Reel, reel good - Page 2

YEAR IN FILM: Guardian movie critics unveil their favorite flicks from the year that was

Michel Hazanavicius' The Artist made Dennis Harvey's 2011 short list.

Body Con: Shame (Steve McQueen, U.K.)

Body Con 2: The Skin I Live In (Pedro Almodóvar, Spain)

Two-state evolution: The Time That Remains (Elia Suleiman, U.K./Italy/Belgium/France)



1. Melancholia (Lars von Trier, Denmark/Sweden/France/Germany)

2. Uncle Boonmee Who Can Recall His Past Lives (Apichatpong Weerasethakul, Thailand/U.K./France/Germany/Spain/Netherlands)

3. We Need to Talk About Kevin (Lynne Ramsay, U.K./U.S.)

4. Drive (Nicolas Winding Refn, U.S.)

5. Certified Copy (Abbas Kiarostami, France/Italy/Belgium)

6. A Separation (Asghar Farhadi, Iran)

7. Into the Abyss: A Tale of Death, a Tale of Life (Werner Herzog, Germany/Canada)

8. Weekend (Andrew Haigh, U.K.)

9. Shame (Steve McQueen, U.K.)

10. Meek's Cutoff (Kelly Reichardt, U.S.)

11. The Future (Miranda July, Germany/U.S.)





(Updated from the print version)

1. (tie) Meek's Cutoff (Kelly Reichardt, U.S.)

Even though this was on my list last year, it was released officially this year. Minimalist, transcendental, and more dramatic than any other action film this year. (4)

1. (tie) Attack the Block (Joe Cornish, U.K./France)

Subversive, prophetic, and totally addictive! This is one best films of the decade! Believe, bruv! (6)

2. Midnight in Paris (Woody Allen, Spain/U.S.)

Just because this is a crowd pleaser should not detract from Allen's complicated script, shining as bright as ever. Re-watch and be stunned that the ending is much more profound than you may have first noticed. (7)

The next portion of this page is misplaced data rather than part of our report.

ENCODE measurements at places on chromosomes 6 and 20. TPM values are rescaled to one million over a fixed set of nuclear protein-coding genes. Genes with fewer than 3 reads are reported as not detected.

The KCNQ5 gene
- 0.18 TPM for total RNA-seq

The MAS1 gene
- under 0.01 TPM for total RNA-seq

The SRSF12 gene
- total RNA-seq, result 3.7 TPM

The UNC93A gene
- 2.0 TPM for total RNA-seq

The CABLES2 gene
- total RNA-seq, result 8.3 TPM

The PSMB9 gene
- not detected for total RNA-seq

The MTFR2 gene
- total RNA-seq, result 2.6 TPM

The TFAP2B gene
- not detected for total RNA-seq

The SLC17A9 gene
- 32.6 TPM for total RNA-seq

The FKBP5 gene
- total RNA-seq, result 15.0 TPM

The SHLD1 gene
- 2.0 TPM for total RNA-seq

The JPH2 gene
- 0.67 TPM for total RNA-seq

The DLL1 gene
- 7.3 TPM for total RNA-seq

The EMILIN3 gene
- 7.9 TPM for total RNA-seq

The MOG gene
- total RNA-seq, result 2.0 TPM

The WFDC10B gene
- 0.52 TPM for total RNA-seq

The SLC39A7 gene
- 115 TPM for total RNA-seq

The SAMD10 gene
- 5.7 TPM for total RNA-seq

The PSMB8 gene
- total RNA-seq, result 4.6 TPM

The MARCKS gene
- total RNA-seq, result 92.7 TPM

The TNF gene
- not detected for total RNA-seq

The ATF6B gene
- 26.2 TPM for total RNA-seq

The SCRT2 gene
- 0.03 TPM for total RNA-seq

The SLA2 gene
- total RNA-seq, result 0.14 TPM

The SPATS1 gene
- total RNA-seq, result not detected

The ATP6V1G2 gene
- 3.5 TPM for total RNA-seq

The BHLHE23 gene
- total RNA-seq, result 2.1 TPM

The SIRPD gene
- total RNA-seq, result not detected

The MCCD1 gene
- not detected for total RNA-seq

3. Season two of Louie (FX Network)

Louis C.K. transcended his own brilliant comedy and created 13 genuine existential classics.

4. The Trip (Michael Winterbottom, U.K.)

Steve Coogan finally achieved his art house goal with this pitch-perfect exploration of a man and his own worst enemy. Winterbottom's six-part mini-series for British television was great, but the edited-down feature film is downright life affirming. (5)

5. We Need to Talk About Kevin (Lynne Ramsay, U.K./U.S.)

Director Ramsay (our modern-day Orson Welles, anyone?) and editor Joe Bini have created an hypnotic ride of poetic cinema. Do we really have to wait 10 more years before her Ramsay's next show stopper, like we did after 2002's Morvern Callar?

6. (tie) Hanna (Joe Wright, U.S./U.K./Germany)

A flawless reworking of La Femme Nikita (1991) with crisp dialogue that was light years ahead of anything else this year.

6. (tie) The Woman (Lucky McKee, U.S.)

Audiences were running for the doors at Sundance. This high-concept allegory is one of the most disturbing explorations of misogyny ever put on film. (3)

6. (tie) Sucker Punch (Zack Snyder, U.S./Canada)

This fast and furious pseudo-"feminist" flick seemed to be unfairly treated and totally misunderstood by audiences and critics alike. Get the 127-minute director's cut on Blu-ray, stop letting fanboy nonsense bully you, and revel in Emily Browning's tour de force performance. (2)

7. Young Adult (Jason Reitman, U.S.)

Diablo Cody's script is near-perfect in this look at a 37-year-old who has to reassess where her "determination" has led her. (2)

8. Beginners (Mike Mills, U.S.)

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